Self-Publishing vs. Vanity Publishers

The end result is the same. Whether you do it yourself or a vanity press does it for you, your book will be self-published under your personal Amazon account and royalties will be sent directly to you, and you’ll be able to track book sales on KDP.

It’s the process of getting your book ready for publishing and then promoting it which the vanity press addresses. Some people simply don’t have the time or inclination to do it themselves and prefer someone who knows what they are doing to just take care of it. This is where vanity publishers shine. They understand the process, have the vendors, and know what books need to be ready for publishing.

It is up to the author to decide what is right for them and how they prefer to publish.

Just remember — being self-published does not preclude you from being picked up by a traditional publisher later. I know, it happened to me. Some people think it does and blame self-publishing, but that is truly not the case. Self-publishing is a great way to get your work out there, get book sales and exposure, and be a published author while retaining full creative control.

What are your thoughts on the different ways to publish?

Self-employed vs. Employed: Pros & Cons

JS

Which is better??


Photo by Martin Shreder on Unsplash

This is not going to be some deeply controversial rant about why one way of making a salary is better or worse than the other.

This is not a verbose way to toot my own horn and make you spend your time and energy reading about how great I am.

This is not an article filled with cat pictures (sorry).

Because the question of “Which is better?” is an unfair question. The “right” answer is completely subjective.

I am currently self-employed and I love it, though of course there are drawbacks.

I previously worked for 10 years in corporate America and it was also both good and bad.

There are “dream jobs,” of course, but the reality is that even your dream job has drawbacks and days that suck sometimes.

Both self-employment and traditional employment have advantages and disadvantages, it is truly about what is best FOR YOU as an individual and for your family.

As Quora user Kelven Swords points out:

Pros:

  • YOU make the decisions, no one else… and you thus reap the rewards.
  • YOU control the finances, no one else… and you thus reap the profits.
  • YOU determine who is on staff, no one else… and you thus control the social structure.

Cons:

  • You make the decisions… thus have no one else to blame for your errors.
  • You control the finances… thus have no one else to blame for any wasted money.
  • You determine who is on staff… thus you have no one else to blame for any parasitic staff members who poison the well.

Let’s take it a step further than what Kelven has described above.

There are obvious advantages to working for yourself.

  • You can set your own working hours.
  • You choose who to work with…and who NOT to work with.
  • You have significantly more control over processes, contracts, clients, work, time, and everything else.
  • You can work in your pajamas — and even sleep in!
  • You get to build great relationships with your clients because you’re steering the ship and choosing how to cultivate those relationships.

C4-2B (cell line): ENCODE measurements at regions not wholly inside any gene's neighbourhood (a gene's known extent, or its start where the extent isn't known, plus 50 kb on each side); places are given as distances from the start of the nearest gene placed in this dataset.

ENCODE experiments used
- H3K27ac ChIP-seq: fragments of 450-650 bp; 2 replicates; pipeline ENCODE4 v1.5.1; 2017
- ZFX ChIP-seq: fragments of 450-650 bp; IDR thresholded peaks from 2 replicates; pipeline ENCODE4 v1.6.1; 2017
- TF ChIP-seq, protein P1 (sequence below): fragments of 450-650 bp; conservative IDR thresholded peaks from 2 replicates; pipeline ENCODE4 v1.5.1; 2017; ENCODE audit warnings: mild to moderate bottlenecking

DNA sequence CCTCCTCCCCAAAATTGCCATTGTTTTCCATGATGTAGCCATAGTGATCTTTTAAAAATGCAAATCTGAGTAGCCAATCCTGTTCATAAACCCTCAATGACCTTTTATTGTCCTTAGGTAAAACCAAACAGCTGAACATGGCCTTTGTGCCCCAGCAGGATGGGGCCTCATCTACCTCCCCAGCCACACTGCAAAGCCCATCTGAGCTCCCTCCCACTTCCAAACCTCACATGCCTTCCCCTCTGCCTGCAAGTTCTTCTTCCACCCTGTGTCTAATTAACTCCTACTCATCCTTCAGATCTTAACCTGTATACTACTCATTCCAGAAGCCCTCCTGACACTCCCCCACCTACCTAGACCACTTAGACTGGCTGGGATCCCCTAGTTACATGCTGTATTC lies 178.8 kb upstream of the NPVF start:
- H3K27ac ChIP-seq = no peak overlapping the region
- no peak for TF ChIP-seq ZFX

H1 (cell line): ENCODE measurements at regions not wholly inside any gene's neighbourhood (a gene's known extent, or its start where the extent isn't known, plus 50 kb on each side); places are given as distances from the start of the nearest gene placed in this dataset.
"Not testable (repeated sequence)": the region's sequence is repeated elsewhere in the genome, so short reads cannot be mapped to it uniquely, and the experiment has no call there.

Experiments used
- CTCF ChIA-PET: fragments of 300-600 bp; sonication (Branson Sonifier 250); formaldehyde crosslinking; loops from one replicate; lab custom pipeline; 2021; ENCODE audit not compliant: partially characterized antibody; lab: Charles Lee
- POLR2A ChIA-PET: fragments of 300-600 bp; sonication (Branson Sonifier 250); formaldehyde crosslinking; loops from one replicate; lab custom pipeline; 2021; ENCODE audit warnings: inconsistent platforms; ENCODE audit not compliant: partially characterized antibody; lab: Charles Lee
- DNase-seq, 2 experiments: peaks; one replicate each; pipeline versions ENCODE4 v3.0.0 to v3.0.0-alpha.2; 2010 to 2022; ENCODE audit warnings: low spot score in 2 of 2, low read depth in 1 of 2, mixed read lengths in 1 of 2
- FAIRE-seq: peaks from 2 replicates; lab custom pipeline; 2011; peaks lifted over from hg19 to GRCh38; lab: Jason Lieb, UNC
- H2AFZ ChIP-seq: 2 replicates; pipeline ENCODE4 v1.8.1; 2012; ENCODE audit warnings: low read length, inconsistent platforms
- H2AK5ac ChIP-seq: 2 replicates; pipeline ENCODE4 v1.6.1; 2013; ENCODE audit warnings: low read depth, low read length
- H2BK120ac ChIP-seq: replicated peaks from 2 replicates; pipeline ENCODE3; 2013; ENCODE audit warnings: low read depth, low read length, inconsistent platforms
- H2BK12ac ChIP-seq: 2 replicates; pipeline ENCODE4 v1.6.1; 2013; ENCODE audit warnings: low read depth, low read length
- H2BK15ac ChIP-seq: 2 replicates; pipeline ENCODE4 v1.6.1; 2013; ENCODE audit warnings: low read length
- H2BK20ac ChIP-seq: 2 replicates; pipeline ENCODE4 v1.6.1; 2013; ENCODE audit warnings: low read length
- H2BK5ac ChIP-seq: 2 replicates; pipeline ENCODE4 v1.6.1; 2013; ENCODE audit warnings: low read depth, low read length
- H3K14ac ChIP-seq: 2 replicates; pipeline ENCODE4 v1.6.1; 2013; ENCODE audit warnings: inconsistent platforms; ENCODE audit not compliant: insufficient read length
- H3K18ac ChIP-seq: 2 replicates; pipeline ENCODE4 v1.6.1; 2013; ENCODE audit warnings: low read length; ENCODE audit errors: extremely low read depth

There are some obvious disadvantages, as well.

  • You have no one else to rely on.
  • You do not have a manager setting tasks or deadlines, so all deadlines are self-imposed, which can be difficult for some to manage and stick to.
  • Time management becomes extremely important, which is hard for many.
  • No company insurance or other benefits.
  • No sick time, paid vacation time, or maternity leave.
  • Less stability in terms of income.
  • You will find yourself working far more than 40 hours most weeks.
  • You do not have coworkers and it can be sometimes lonely and isolating.
  • You are probably not an expert in every single thing a business needs: processes, sales, closing sales, marketing, website building and maintenance, creative stuff, contracts, organization, admin work, etc.
  • Higher potential for burnout/overworking.
  • Doing your taxes is harder.

When it comes to working for a company, you are getting some very specific advantages, in terms of a stable, dependable income, medical and other benefits, having people to ask when you need help, and being told what you should be doing.

Something people rarely think about when dreaming of being self-employed is the lack of structure and organization.

You have to create your own schedule, keep yourself on task, make sure work gets done, track deadlines, invoices, payments, all business expenses, and create a structure to your day.

It is incredibly easy to lose track of time or lose focus and end up spending half your day on social media when no one is watching!

There are many tools out there to help you get organized and create a structure for your day. Some are free and some cost money — which you need to keep track of so that you can make sure to deduct it on your taxes as a business expense.

Taxes are different and a bit more difficult when you work for yourself, and you have to save some of your income to pay it, and it WILL be a difficult check to write.

If you have personal assets, you’ll need to consider if it makes more sense for you to be a sole proprietor, LLC, S-Corp, or several other options, each with their own benefits and drawbacks. There is much research involved in starting your own business!

For Me

Being my own boss has been fun, challenging, interesting, and lonely. I love being a writer and being able to choose what I write and who I work with, and I created a business model which works well for me.

I also continuously refine and evolve my business offerings, update my own website, look for clients, maintain my social media accounts, and blog regularly. All of which is part of running my business, but is ultimately unpaid work.